Besides being the year that Azinger was born, 1965 saw passage of the Voting Rights Act, a year after passage of the Civil Rights Act. The ’60s also saw the rise of feminism and the anti-war movement.
In other words, the ’60s were the beginning of the end of the predominance of white males in society and politics.
I’ve been constantly bemused by interviews with Trump supporters who inevitably say they like him because “he tells it like it is.”
Tells it like it is? How can that be when virtually everything he says are lies, fabrications or exaggerations?
Could it be that what they’re saying is that Trump validates their own racist, sexist, homophobic beliefs?
At some point, as a society — and particularly as West Virginians — we need to address that issue.
Speaking of, a longtime advocate for the removal of the Stonewall Jackson statue and bust from the Capitol grounds and Capitol rotunda says he plans to unfurl a Confederate battle flag during Justice’s inaugural speech Jan. 22.
Howard Swint, frustrated by his inability to schedule a face-to-face meeting with the governor, said he was motivated by seeing the insurrectionists carrying Confederate flags during the siege of the U.S. Capitol.
“After what happened in Washington with the Confederate symbolism, we’re going to continue to do this?” he said of Justice’s inaction on removing the Jackson statue and bust from the Capitol grounds.
Swint said of his planned protest, following years of getting nowhere with the Justice administration, “Maybe we’ve been too docile and not moving the needle, so we need to step up.”
He said he plans to burn the flag at the foot of the Jackson statue.
As an aside, Swint said he did not have a Confederate flag and they are no longer sold by online retailers such as Amazon.
I surmised that if he sought out flea markets or general stores in the hinterlands, he would probably find a Confederate flag or two for sale.
Sure enough, Swint told me he only had to go as far as Marmet to hit the motherlode.
Finally, I took back-to-back calls Wednesday from folks apprehensive about Justice arbitrarily lowering the eligibility age for COVID-19 vaccinations to 70, when thousands of 80-plusers (an age group that Justice referred to as the “super-elderly”) have been unable to get their shots.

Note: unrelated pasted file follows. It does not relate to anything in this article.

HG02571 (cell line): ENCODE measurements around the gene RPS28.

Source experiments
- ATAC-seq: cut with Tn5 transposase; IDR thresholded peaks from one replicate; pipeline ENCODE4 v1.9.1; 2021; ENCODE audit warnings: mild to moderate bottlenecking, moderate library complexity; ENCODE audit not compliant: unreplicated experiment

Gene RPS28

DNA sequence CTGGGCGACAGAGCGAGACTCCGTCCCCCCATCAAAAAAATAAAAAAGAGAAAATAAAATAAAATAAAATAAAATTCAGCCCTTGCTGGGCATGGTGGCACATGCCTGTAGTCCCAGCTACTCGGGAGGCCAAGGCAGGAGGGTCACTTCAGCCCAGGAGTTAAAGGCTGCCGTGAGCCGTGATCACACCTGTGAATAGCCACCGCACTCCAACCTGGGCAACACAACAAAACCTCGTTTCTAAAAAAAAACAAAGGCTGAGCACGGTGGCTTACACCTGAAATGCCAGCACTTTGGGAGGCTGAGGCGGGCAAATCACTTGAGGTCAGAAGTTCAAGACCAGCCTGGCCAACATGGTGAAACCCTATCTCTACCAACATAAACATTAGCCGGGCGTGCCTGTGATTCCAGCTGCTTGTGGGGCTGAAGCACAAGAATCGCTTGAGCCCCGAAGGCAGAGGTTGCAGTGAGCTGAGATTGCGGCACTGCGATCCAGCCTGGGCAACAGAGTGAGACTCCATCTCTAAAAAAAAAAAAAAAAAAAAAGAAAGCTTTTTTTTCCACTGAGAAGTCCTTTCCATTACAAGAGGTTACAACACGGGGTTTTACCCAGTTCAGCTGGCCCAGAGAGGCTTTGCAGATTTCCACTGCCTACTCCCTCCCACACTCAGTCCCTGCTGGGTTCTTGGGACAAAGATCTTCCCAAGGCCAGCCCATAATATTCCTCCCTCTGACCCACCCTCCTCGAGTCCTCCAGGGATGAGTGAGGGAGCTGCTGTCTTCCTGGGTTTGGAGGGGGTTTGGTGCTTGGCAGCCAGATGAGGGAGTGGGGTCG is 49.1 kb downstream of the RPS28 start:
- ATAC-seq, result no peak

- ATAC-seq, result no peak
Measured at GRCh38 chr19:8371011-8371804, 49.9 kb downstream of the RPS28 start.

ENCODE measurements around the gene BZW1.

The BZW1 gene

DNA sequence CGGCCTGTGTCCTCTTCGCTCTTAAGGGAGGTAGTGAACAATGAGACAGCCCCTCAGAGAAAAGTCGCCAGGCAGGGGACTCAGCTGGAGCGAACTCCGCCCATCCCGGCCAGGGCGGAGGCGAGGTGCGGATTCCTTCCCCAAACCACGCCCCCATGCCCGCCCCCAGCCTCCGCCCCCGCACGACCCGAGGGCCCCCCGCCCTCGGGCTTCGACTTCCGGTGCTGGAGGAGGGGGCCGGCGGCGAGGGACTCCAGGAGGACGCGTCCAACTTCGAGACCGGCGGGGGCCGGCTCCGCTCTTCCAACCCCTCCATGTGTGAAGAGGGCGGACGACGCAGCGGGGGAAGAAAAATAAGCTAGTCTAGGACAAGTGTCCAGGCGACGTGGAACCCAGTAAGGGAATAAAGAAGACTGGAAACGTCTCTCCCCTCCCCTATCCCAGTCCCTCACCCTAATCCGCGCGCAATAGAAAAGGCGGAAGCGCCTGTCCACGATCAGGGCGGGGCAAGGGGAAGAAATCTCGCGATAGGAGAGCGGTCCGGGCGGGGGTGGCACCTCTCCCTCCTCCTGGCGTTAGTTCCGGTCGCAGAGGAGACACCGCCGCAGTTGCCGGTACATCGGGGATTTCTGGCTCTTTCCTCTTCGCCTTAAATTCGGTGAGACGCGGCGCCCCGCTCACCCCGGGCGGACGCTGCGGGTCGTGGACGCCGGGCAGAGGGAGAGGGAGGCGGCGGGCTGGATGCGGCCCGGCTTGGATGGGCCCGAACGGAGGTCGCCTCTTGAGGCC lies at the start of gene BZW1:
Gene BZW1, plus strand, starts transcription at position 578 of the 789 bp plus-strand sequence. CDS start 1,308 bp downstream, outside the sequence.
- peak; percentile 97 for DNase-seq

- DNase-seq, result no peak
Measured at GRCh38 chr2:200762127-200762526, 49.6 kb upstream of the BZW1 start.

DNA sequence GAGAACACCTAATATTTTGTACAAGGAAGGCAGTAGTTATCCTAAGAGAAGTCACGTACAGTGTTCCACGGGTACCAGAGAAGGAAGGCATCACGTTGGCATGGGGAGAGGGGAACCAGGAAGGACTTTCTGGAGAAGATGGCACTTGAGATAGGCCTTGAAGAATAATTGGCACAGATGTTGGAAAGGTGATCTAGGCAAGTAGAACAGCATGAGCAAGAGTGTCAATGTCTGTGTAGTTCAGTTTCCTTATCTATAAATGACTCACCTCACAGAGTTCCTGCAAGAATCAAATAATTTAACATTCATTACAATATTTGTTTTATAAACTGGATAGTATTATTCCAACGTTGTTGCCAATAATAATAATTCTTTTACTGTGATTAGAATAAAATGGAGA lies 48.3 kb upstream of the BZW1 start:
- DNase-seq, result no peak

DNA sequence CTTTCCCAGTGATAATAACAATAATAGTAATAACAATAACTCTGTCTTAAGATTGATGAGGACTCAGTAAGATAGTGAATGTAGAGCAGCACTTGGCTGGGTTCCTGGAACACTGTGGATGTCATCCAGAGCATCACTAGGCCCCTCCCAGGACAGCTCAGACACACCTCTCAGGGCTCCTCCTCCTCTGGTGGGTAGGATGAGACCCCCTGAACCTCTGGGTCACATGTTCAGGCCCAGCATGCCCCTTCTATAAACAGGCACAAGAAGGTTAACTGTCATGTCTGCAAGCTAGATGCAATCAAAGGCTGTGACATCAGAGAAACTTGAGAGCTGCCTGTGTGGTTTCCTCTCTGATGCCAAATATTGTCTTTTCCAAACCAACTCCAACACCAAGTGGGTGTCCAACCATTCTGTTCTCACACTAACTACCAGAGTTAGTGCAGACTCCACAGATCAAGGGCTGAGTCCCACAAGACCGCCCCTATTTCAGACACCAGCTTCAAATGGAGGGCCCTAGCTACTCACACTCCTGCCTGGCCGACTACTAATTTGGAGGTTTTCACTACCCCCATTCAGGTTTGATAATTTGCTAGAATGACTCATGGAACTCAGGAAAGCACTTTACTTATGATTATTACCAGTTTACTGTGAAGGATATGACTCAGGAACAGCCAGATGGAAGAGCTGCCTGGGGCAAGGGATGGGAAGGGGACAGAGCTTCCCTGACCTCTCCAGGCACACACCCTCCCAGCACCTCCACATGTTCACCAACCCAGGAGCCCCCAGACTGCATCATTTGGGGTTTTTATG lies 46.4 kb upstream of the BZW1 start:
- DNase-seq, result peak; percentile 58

I talked to Robert Sylvester, who came in from Columbus to help his age 80-plus parents navigate the complexities of arranging for their vaccinations. He said the current system, where one is expected to wait for a vaccination clinic to pop up near them, then hope to get queued up for one of the limited number of reservations for vaccinations, is extremely frustrating.
Complicating matters, he said, is that most members of the 80-something age group are not particularly adept at using the internet. After all, they were already in their 50s or 60s when the technology went mainstream.
He said the comparative youngsters in their 70s are much more comfortable using high tech and might effectively jump the line when it comes to getting vaccinations.
“They do not have a plan to take care of the most vulnerable among us,” said Sylvester, clearly frustrated by the whack-a-mole nature of tracking down vaccinations.
Just as he acted impulsively when he abruptly announced vaccine eligibility for 80-plusers, resulting in lines outside of health departments, Justice impulsively announced Wednesday that he was lowering the eligibility threshold to 70 — undoubtedly to be able to say West Virginia had reached that age level ahead of other states.
Justice threw a fit at his Wednesday briefing, evidently because he thought I had buried the lede regarding West Virginia having the nation’s highest percentage of vaccination doses administered.
I led my COVID-19 briefing article Tuesday with Justice’s confirmation that legislators were getting priority vaccinations — something we had heard was occurring, but per usual, had been unable to get a response from the governor’s press office.
Though impressive, West Virginia’s high percentage of doses administered is probably more a factor of being a small state with a relatively small number of doses received (38th in the U.S., according to Bloomberg’s Vaccine Tracker).
Other states with high percentages of doses administered all have small populations: North Dakota, South Dakota, Rhode Island.
A deeper dive shows that West Virginia’s top ranking is more akin to being valedictorian of summer school. We look good compared to the wretched response nationally, courtesy of the Trump administration’s complete botching of the vaccine rollout.
In the first month, about 6.5% of West Virginians have been vaccinated, according to Bloomberg. While obviously considerably better than the 3.3% national average, at that pace, the last West Virginians should get their shots sometime in March. March 2022.